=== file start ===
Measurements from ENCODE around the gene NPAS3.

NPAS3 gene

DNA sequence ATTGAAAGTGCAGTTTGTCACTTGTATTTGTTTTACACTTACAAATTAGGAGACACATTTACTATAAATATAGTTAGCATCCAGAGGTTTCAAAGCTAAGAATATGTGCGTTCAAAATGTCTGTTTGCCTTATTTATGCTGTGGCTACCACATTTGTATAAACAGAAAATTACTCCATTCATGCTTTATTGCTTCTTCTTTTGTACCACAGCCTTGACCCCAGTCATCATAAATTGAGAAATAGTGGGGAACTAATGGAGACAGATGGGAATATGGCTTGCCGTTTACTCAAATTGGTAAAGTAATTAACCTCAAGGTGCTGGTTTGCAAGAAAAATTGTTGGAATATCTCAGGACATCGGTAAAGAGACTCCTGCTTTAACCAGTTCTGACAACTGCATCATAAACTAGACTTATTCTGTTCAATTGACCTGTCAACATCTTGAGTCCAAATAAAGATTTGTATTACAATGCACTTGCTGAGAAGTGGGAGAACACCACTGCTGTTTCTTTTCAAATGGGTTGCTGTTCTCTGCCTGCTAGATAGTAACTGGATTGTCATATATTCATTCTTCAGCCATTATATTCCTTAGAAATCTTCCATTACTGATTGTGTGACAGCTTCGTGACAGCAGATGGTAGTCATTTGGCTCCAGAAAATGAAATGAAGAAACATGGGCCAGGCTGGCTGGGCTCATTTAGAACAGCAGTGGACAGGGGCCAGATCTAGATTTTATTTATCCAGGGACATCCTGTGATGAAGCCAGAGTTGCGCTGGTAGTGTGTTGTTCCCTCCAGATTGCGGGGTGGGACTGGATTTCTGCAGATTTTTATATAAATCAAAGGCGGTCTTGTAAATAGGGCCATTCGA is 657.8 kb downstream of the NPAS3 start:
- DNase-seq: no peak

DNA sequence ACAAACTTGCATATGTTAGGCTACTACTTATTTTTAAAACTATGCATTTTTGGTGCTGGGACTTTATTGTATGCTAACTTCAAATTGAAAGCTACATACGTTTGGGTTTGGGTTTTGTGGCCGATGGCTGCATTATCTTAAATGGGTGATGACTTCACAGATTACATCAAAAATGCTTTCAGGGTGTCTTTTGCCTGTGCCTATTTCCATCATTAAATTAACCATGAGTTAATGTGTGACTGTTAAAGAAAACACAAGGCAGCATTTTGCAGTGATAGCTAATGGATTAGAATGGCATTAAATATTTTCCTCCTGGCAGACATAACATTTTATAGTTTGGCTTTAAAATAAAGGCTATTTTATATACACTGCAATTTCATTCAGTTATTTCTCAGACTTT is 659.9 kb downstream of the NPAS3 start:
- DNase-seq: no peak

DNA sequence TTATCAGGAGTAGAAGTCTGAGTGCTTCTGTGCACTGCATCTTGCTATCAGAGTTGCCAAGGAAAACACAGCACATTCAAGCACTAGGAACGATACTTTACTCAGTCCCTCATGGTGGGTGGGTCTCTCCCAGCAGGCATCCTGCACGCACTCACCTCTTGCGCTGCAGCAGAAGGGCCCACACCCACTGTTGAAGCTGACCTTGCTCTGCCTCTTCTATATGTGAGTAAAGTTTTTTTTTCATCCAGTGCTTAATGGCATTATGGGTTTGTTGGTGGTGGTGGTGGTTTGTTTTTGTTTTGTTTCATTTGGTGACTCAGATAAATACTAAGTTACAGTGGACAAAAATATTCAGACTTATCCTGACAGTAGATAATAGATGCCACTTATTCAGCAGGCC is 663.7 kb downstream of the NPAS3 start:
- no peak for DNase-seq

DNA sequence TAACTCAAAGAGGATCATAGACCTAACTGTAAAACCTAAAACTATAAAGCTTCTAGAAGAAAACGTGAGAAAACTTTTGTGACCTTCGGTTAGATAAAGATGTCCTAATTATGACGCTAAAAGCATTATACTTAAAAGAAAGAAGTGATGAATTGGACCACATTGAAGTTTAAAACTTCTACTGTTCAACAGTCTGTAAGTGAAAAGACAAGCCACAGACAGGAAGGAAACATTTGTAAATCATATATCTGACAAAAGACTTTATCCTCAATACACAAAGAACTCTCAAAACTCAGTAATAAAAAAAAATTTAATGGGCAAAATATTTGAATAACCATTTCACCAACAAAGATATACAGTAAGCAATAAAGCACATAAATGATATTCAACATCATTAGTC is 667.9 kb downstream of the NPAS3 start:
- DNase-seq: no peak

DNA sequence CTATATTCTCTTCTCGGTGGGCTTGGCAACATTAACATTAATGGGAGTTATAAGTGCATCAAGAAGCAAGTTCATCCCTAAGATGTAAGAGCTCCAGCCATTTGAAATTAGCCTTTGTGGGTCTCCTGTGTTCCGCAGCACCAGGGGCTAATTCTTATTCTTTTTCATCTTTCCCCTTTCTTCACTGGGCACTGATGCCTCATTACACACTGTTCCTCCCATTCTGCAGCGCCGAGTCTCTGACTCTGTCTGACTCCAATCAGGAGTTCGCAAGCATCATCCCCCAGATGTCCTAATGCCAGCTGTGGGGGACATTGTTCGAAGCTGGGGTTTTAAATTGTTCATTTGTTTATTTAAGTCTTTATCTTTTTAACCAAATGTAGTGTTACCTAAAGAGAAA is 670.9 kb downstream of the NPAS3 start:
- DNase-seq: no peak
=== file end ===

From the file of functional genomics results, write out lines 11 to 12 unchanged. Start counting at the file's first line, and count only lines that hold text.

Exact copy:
DNA sequence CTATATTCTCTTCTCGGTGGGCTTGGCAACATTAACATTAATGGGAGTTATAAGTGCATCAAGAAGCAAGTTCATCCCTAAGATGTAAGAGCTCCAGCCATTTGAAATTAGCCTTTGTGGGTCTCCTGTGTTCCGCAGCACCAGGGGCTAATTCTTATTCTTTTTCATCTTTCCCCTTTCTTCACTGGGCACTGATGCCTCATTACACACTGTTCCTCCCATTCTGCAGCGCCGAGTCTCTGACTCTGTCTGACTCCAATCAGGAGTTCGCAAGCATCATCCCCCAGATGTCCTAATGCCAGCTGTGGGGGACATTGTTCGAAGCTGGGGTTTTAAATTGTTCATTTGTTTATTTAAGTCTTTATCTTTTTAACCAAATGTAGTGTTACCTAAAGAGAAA is 670.9 kb downstream of the NPAS3 start:
- DNase-seq: no peak